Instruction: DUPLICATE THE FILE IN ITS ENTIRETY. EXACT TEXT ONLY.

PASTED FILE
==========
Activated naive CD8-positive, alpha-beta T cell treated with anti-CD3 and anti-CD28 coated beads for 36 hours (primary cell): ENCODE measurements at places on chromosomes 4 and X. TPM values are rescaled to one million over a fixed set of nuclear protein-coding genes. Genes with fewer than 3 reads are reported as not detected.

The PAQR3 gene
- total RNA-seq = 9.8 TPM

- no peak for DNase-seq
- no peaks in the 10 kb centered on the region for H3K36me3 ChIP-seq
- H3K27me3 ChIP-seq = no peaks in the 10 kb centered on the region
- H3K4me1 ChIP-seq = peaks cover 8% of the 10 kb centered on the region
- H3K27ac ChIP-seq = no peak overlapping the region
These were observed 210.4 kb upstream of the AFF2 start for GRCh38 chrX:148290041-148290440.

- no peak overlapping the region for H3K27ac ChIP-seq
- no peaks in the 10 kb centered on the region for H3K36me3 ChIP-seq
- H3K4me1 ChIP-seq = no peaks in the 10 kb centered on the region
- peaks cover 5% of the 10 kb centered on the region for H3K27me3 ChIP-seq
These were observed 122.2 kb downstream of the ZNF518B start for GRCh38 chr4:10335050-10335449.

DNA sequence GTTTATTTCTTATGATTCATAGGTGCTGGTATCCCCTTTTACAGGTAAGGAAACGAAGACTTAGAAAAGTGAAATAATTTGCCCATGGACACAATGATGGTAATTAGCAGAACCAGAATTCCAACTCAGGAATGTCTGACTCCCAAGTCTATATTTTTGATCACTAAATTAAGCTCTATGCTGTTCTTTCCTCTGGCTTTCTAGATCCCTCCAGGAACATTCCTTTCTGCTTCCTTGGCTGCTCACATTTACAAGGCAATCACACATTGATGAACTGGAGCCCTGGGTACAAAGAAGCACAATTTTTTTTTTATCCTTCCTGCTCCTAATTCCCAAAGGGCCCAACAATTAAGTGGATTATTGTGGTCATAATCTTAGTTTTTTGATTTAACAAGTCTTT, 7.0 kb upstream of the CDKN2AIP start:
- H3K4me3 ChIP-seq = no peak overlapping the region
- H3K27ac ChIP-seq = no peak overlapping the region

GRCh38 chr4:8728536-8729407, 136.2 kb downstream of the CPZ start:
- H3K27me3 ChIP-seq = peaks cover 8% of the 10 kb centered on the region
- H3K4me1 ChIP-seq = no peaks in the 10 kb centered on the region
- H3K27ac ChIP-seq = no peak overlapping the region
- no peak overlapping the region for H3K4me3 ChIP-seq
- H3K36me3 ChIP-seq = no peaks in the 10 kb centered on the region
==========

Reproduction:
Activated naive CD8-positive, alpha-beta T cell treated with anti-CD3 and anti-CD28 coated beads for 36 hours (primary cell): ENCODE measurements at places on chromosomes 4 and X. TPM values are rescaled to one million over a fixed set of nuclear protein-coding genes. Genes with fewer than 3 reads are reported as not detected.

The PAQR3 gene
- total RNA-seq = 9.8 TPM

- no peak for DNase-seq
- no peaks in the 10 kb centered on the region for H3K36me3 ChIP-seq
- H3K27me3 ChIP-seq = no peaks in the 10 kb centered on the region
- H3K4me1 ChIP-seq = peaks cover 8% of the 10 kb centered on the region
- H3K27ac ChIP-seq = no peak overlapping the region
These were observed 210.4 kb upstream of the AFF2 start for GRCh38 chrX:148290041-148290440.

- no peak overlapping the region for H3K27ac ChIP-seq
- no peaks in the 10 kb centered on the region for H3K36me3 ChIP-seq
- H3K4me1 ChIP-seq = no peaks in the 10 kb centered on the region
- peaks cover 5% of the 10 kb centered on the region for H3K27me3 ChIP-seq
These were observed 122.2 kb downstream of the ZNF518B start for GRCh38 chr4:10335050-10335449.

DNA sequence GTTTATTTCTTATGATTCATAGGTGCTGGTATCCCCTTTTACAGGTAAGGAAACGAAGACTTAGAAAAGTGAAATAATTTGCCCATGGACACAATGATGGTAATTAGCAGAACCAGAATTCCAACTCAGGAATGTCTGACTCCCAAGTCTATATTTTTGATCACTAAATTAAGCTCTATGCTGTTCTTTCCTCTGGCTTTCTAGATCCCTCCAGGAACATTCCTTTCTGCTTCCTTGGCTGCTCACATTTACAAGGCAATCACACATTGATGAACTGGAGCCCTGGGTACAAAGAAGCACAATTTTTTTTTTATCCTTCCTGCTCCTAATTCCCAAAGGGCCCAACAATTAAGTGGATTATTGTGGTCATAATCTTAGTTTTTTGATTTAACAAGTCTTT, 7.0 kb upstream of the CDKN2AIP start:
- H3K4me3 ChIP-seq = no peak overlapping the region
- H3K27ac ChIP-seq = no peak overlapping the region

GRCh38 chr4:8728536-8729407, 136.2 kb downstream of the CPZ start:
- H3K27me3 ChIP-seq = peaks cover 8% of the 10 kb centered on the region
- H3K4me1 ChIP-seq = no peaks in the 10 kb centered on the region
- H3K27ac ChIP-seq = no peak overlapping the region
- no peak overlapping the region for H3K4me3 ChIP-seq
- H3K36me3 ChIP-seq = no peaks in the 10 kb centered on the region